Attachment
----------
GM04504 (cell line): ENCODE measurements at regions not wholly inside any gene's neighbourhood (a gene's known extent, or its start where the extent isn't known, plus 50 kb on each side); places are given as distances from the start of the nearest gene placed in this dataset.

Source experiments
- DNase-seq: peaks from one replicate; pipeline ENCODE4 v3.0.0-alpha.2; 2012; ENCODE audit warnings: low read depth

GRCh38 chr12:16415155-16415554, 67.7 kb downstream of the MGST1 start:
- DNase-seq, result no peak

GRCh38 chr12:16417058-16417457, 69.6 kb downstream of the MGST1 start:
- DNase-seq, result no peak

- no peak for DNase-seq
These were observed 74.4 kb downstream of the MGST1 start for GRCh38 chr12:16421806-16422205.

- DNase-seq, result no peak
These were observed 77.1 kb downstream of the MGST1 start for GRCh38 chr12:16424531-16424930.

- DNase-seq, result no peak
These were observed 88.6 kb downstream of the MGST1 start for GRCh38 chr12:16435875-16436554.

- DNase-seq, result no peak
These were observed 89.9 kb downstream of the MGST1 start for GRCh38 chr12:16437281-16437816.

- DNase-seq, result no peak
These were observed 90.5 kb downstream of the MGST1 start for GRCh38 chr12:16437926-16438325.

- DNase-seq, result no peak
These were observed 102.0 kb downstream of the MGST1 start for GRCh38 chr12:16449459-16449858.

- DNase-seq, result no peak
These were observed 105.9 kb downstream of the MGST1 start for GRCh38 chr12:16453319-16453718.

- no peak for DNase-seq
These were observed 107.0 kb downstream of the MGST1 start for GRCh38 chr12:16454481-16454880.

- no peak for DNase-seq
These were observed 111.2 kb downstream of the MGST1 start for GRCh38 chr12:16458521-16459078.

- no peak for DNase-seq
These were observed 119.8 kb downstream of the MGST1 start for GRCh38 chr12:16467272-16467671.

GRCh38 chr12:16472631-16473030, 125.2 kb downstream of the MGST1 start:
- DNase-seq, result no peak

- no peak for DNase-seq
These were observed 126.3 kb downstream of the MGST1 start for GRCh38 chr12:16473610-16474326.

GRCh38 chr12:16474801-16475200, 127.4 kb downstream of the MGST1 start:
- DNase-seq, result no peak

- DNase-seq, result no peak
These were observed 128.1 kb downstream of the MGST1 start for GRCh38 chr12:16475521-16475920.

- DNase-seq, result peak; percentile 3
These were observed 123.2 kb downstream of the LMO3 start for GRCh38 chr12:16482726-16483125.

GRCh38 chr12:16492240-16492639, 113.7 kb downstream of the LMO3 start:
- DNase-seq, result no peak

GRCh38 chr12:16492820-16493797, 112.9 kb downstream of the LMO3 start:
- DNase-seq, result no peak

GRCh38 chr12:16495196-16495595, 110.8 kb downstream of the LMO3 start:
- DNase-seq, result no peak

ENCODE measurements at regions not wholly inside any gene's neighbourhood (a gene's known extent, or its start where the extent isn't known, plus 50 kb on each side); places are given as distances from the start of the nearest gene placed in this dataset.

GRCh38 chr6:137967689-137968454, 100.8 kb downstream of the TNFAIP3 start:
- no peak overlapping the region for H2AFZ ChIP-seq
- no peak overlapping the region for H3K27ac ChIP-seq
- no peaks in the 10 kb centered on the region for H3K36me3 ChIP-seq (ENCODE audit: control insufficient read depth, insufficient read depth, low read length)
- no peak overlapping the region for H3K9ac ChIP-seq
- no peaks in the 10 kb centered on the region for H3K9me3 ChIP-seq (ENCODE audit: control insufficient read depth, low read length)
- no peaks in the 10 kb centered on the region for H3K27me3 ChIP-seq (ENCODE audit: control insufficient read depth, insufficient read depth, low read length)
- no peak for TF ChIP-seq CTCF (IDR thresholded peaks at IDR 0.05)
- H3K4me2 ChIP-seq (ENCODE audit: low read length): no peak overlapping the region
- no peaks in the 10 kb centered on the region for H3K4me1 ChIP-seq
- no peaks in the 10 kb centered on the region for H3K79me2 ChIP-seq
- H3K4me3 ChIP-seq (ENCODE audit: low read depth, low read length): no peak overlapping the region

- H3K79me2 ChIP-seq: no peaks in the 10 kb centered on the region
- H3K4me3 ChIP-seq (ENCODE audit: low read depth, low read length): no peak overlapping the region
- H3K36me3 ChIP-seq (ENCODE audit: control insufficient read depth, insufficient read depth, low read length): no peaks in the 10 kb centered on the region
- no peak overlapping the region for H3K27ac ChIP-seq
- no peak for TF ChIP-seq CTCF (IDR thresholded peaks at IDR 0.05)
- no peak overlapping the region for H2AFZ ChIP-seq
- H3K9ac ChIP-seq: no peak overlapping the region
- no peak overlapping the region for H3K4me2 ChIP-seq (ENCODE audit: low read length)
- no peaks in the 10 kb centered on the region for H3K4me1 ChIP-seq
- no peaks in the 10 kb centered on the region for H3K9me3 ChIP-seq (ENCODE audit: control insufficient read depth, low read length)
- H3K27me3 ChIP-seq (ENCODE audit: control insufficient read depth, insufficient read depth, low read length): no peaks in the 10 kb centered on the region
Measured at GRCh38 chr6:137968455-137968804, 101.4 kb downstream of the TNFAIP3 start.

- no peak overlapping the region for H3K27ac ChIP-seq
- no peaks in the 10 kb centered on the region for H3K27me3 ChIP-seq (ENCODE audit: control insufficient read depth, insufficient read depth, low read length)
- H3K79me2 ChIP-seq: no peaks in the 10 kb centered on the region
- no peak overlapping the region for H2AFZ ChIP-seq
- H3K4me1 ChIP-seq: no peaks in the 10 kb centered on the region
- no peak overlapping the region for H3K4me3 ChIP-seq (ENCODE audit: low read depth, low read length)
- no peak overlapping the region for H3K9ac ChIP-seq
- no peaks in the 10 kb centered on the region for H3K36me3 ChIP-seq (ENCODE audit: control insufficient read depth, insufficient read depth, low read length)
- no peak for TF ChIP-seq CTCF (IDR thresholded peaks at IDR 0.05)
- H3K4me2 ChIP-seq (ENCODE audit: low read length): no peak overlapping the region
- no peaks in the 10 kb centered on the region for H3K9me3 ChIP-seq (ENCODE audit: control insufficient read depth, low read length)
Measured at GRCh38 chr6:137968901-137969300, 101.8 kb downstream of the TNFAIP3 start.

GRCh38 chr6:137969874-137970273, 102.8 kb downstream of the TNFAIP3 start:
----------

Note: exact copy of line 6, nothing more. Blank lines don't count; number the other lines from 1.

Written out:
GRCh38 chr12:16417058-16417457, 69.6 kb downstream of the MGST1 start: